repatriation expatNest

I love the concept of “Cultureland”. It expresses the essence of the international experience that we expats share, no matter where we are in the world. Today we check in with re-pat Eva Antza, whose exploration of cultural intelligence has helped her make sense of her experience living in another culture. This is Eva’s story of going “home” and the surprising confusion she felt on her return.

Here I am again, writing about my favourite thing in the world: culture! Oh dear, Culture, I am feeling so weird and I wanted to ask you, while knowing in my heart that I won’t get an answer: why are you so powerful?

Two years ago I wrote about you. I was so happy at the time! I had discovered your power, your influence, and I was mesmerised by your ability to make the world so beautiful. But now I find myself in the middle of reverse culture shock!

You see, I have returned to my home country, Greece, after living in Norway for seven years. It took me some time to fully adapt to the Norwegian lifestyle. It wasn’t too difficult though, as the introverted side of me had finally found a home; I could fully express this part of me without fear of judgement. (Sure, the extrovert in me had some issues adapting, but it went okay).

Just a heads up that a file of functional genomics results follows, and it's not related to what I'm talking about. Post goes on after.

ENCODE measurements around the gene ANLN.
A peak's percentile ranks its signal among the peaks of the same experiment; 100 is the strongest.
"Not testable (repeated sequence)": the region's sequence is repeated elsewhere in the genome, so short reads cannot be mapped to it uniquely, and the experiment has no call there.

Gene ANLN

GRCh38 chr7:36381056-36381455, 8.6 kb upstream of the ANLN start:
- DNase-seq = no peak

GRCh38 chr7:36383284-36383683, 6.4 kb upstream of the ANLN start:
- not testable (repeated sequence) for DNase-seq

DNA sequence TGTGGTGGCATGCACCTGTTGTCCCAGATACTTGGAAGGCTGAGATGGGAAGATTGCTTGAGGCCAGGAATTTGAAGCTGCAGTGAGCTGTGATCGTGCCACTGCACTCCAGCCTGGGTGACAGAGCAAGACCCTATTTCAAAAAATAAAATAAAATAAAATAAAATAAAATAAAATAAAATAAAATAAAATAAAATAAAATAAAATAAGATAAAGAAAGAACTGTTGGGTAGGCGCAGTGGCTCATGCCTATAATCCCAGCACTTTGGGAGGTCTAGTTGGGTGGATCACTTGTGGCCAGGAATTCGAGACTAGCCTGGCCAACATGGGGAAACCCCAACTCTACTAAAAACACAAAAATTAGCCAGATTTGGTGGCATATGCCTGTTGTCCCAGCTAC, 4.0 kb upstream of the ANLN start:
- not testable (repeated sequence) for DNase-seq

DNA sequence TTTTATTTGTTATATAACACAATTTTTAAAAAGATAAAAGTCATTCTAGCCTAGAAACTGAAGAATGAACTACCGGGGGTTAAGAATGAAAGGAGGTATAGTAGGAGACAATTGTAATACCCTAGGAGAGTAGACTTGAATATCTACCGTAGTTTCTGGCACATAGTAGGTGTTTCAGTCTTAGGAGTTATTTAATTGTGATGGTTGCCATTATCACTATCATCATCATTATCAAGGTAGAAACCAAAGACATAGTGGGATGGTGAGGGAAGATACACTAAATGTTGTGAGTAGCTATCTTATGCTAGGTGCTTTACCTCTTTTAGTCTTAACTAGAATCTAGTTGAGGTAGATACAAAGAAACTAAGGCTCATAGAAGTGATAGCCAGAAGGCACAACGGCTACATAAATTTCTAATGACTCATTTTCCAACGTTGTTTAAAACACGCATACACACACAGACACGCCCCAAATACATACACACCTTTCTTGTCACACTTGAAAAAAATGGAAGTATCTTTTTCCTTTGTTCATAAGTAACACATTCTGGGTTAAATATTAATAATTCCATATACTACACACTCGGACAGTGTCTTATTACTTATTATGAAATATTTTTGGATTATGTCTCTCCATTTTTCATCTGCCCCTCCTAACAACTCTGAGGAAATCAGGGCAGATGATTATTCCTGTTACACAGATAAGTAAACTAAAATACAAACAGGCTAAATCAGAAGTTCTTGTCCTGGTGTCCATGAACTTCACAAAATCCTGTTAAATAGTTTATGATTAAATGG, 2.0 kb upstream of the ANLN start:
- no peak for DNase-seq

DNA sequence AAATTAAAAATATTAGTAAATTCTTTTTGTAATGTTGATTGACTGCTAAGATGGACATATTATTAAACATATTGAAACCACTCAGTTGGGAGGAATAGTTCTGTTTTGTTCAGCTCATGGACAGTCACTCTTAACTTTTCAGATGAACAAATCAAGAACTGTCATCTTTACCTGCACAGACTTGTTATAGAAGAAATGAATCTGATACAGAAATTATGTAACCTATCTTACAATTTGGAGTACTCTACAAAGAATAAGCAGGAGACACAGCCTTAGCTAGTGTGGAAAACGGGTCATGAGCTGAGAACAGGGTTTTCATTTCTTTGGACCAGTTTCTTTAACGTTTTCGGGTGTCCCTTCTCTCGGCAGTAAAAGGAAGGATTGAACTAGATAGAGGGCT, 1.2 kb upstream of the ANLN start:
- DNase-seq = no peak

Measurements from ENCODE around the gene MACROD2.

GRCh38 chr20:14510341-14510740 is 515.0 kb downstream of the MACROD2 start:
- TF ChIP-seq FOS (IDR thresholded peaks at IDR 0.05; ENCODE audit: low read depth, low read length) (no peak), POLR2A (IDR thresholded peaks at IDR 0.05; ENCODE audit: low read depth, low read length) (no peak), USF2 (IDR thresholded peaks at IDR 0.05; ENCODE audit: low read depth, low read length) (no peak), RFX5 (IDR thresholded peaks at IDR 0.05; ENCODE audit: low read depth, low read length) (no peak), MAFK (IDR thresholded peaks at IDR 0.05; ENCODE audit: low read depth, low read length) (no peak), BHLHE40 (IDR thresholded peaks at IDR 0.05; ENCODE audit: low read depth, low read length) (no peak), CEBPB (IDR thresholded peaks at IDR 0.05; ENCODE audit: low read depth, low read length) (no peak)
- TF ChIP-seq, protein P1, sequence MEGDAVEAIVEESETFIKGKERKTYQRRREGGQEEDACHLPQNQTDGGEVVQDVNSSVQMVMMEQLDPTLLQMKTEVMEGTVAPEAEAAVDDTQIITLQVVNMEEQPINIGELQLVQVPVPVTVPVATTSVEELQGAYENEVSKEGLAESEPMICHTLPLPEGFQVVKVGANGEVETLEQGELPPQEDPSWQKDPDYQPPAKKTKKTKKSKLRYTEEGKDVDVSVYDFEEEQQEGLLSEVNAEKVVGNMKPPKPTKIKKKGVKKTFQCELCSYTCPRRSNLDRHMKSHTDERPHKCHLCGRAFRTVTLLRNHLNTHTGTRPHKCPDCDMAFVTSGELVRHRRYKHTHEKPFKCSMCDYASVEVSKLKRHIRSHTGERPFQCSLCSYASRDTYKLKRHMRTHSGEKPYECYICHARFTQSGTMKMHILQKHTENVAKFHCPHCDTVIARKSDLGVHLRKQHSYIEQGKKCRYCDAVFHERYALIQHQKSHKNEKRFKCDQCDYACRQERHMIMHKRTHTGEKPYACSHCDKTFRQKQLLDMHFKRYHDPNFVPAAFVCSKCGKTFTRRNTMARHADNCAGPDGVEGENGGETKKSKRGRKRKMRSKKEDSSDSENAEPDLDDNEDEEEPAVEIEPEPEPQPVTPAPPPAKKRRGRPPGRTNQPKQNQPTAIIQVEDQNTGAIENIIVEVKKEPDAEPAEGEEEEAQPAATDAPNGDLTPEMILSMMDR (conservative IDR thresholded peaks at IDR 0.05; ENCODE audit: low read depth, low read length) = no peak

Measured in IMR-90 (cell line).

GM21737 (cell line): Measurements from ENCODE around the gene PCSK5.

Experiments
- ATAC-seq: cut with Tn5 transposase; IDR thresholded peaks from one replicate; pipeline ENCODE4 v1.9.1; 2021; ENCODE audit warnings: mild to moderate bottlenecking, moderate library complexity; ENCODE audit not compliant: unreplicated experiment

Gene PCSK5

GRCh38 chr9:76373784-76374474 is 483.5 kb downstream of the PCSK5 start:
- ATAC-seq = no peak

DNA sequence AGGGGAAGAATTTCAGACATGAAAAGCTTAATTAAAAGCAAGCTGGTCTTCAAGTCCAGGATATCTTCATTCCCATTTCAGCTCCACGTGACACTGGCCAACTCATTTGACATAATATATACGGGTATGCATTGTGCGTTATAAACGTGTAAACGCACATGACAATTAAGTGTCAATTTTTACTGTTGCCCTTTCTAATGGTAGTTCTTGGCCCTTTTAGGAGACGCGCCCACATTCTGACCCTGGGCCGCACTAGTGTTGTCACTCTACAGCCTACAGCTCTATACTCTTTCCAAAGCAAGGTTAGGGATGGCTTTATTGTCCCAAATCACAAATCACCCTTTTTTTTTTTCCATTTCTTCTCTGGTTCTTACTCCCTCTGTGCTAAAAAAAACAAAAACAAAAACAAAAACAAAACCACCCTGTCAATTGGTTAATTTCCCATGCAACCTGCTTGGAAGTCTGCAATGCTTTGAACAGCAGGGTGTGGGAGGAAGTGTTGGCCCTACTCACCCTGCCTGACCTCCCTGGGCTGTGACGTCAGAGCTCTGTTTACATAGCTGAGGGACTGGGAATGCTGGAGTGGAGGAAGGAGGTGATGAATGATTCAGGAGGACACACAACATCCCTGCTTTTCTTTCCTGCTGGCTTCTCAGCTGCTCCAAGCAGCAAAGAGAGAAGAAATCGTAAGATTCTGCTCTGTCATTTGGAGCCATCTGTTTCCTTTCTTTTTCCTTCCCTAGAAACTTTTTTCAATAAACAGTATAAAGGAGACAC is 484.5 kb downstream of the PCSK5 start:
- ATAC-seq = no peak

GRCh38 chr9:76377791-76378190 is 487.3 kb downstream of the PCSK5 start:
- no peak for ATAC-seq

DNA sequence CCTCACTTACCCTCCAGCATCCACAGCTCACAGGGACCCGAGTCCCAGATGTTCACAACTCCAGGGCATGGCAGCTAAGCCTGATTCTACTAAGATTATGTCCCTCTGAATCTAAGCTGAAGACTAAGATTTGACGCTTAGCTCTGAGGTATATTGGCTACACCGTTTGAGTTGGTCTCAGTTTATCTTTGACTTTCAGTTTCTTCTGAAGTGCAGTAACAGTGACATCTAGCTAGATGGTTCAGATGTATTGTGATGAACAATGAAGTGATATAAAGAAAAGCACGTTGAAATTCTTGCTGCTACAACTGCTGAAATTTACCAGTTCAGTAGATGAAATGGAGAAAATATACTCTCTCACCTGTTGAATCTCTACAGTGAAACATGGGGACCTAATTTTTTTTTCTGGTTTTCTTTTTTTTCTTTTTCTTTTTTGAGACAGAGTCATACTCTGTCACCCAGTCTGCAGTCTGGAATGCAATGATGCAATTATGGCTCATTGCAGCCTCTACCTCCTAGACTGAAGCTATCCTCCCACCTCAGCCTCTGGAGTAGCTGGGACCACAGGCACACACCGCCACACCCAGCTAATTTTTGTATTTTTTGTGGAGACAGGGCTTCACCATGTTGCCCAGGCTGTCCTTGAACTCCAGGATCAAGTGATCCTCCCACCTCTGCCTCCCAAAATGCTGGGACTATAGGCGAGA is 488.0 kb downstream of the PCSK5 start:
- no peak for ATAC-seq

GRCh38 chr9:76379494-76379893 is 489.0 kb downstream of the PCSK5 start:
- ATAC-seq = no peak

I made friends from all over the world and loved people who didn’t share the same values as me – our mutual respect for each other’s way of being was enough to create relationships that mattered. I developed cultural understanding and acceptance of people who are different from me.

And then I decided to go back to where my life started. Having become more conscious and more self-aware, I thought it would be better for me to be in sunnier weather, away from long winters, close to people I grew up with. Yet, I had forgotten one very important aspect of expatriation: I was not the same person any more.

repatriation expatNest

Reverse culture shock

I was pretty sure that I was well prepared for the change. “It’s going to be fine,” I kept telling myself. “You know all about transition; you’ll be fine.” Oh my! I’ve seen that no matter how many things we know, life in action can be very different. Who would have thought that the country I grew up in could be so foreign to me? That I would feel like an alien in my own country?

I thought that if I were fully conscious of my choices, I would always be able to deal with the madness of the world, and avoid the pain. I didn’t realise that even conscious choices have emotional consequences that will be felt (not just cognitively understood).

Dear Culture, I am writing to you because I need to express the way I feel. Maybe a part of me hopes that someone, somewhere will read this and understand what I am going through. I know it’s called reverse culture shock but there is a huge difference between knowing something and feeling it. This period feels very lonely. I can’t identify with anything “Greek” any more. My habits are different, my hobbies are different, even the words I like to use are different. People think that I exaggerate when I explain this and that it’s not normal to not remember how it was before I left.

Going away is hard, but “coming back home” is even harder. Why?